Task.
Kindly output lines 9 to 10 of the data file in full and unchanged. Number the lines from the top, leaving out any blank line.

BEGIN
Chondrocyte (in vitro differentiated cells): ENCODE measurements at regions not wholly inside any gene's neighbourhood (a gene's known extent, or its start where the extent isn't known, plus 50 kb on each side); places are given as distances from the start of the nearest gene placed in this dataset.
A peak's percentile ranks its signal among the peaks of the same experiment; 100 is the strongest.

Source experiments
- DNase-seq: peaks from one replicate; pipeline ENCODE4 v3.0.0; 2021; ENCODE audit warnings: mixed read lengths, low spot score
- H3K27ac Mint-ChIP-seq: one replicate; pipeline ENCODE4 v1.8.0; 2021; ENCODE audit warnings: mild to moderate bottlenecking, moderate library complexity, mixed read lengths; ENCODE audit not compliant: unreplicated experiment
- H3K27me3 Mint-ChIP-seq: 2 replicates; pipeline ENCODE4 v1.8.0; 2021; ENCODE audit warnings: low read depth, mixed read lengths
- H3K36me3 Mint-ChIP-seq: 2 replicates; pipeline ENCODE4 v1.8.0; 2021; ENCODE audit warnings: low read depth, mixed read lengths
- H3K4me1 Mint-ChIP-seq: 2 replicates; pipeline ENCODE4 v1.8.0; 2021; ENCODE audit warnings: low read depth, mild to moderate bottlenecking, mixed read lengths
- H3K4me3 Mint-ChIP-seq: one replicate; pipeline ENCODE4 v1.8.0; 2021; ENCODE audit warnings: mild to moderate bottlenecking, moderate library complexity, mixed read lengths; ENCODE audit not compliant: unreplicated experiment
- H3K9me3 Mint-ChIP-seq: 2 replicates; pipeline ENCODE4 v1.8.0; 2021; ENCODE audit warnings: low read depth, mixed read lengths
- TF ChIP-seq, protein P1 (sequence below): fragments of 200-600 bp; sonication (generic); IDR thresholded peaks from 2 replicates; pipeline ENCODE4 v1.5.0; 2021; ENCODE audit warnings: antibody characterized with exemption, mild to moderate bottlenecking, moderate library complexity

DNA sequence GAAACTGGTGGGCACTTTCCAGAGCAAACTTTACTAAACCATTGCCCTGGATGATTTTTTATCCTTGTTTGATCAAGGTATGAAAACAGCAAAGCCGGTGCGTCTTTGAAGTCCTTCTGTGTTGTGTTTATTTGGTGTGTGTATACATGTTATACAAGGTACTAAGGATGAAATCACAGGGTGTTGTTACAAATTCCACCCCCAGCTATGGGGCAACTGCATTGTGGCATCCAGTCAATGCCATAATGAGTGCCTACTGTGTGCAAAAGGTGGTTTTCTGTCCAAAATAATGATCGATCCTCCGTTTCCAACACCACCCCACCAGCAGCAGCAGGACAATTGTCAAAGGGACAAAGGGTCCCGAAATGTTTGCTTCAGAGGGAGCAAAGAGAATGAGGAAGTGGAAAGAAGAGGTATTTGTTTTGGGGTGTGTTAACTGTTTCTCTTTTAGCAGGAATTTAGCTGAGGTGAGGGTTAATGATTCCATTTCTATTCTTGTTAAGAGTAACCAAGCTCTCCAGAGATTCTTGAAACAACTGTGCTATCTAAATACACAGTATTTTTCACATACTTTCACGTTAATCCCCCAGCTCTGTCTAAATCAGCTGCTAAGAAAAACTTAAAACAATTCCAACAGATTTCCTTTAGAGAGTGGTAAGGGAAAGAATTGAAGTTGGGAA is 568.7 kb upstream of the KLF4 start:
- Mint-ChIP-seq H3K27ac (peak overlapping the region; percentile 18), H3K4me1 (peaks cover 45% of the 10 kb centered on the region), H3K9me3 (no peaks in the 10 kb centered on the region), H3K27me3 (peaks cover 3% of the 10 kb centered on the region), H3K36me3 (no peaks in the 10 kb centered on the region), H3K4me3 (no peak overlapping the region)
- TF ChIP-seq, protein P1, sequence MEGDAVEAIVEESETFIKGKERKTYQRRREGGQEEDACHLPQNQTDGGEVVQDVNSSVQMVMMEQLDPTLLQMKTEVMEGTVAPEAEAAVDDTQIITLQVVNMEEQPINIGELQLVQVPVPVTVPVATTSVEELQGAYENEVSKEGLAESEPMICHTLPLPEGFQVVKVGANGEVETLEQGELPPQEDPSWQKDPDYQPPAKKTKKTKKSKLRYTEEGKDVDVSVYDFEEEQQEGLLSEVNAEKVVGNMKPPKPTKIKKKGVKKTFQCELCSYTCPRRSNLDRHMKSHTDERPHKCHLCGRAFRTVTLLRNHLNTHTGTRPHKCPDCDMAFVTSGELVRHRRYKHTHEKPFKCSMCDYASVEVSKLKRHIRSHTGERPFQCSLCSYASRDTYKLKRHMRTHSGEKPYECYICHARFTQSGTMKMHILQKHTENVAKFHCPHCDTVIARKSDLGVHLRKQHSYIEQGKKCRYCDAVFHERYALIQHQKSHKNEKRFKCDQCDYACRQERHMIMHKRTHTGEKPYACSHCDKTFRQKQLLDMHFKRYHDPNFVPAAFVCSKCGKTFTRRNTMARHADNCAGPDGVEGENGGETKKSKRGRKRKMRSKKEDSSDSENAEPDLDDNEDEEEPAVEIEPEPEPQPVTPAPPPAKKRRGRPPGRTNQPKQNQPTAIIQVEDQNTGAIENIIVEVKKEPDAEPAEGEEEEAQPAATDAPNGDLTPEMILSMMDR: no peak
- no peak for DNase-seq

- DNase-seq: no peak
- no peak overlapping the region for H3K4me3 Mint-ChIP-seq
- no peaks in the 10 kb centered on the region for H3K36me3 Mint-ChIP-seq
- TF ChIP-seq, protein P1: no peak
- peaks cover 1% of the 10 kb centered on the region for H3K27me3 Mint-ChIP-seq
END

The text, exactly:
- H3K4me3 Mint-ChIP-seq: one replicate; pipeline ENCODE4 v1.8.0; 2021; ENCODE audit warnings: mild to moderate bottlenecking, moderate library complexity, mixed read lengths; ENCODE audit not compliant: unreplicated experiment
- H3K9me3 Mint-ChIP-seq: 2 replicates; pipeline ENCODE4 v1.8.0; 2021; ENCODE audit warnings: low read depth, mixed read lengths